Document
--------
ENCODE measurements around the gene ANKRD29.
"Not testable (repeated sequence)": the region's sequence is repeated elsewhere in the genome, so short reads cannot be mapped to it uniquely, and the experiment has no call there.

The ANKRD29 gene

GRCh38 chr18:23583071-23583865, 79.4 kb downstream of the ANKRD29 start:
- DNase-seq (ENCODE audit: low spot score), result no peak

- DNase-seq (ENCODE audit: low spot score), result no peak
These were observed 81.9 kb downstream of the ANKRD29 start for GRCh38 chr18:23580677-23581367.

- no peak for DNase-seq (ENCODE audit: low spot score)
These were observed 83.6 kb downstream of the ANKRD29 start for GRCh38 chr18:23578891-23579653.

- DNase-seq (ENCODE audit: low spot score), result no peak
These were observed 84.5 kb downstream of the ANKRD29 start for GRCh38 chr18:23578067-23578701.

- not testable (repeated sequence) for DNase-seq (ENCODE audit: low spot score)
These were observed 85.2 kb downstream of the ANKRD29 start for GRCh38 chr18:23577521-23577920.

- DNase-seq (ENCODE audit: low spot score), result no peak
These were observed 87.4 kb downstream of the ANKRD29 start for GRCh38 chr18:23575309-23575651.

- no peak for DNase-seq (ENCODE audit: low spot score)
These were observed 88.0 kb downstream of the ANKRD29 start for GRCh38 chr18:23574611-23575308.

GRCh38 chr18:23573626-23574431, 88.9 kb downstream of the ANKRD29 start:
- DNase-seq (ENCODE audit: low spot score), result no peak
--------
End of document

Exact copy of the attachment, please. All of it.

ENCODE measurements around the gene ANKRD29.
"Not testable (repeated sequence)": the region's sequence is repeated elsewhere in the genome, so short reads cannot be mapped to it uniquely, and the experiment has no call there.

The ANKRD29 gene

GRCh38 chr18:23583071-23583865, 79.4 kb downstream of the ANKRD29 start:
- DNase-seq (ENCODE audit: low spot score), result no peak

- DNase-seq (ENCODE audit: low spot score), result no peak
These were observed 81.9 kb downstream of the ANKRD29 start for GRCh38 chr18:23580677-23581367.

- no peak for DNase-seq (ENCODE audit: low spot score)
These were observed 83.6 kb downstream of the ANKRD29 start for GRCh38 chr18:23578891-23579653.

- DNase-seq (ENCODE audit: low spot score), result no peak
These were observed 84.5 kb downstream of the ANKRD29 start for GRCh38 chr18:23578067-23578701.

- not testable (repeated sequence) for DNase-seq (ENCODE audit: low spot score)
These were observed 85.2 kb downstream of the ANKRD29 start for GRCh38 chr18:23577521-23577920.

- DNase-seq (ENCODE audit: low spot score), result no peak
These were observed 87.4 kb downstream of the ANKRD29 start for GRCh38 chr18:23575309-23575651.

- no peak for DNase-seq (ENCODE audit: low spot score)
These were observed 88.0 kb downstream of the ANKRD29 start for GRCh38 chr18:23574611-23575308.

GRCh38 chr18:23573626-23574431, 88.9 kb downstream of the ANKRD29 start:
- DNase-seq (ENCODE audit: low spot score), result no peak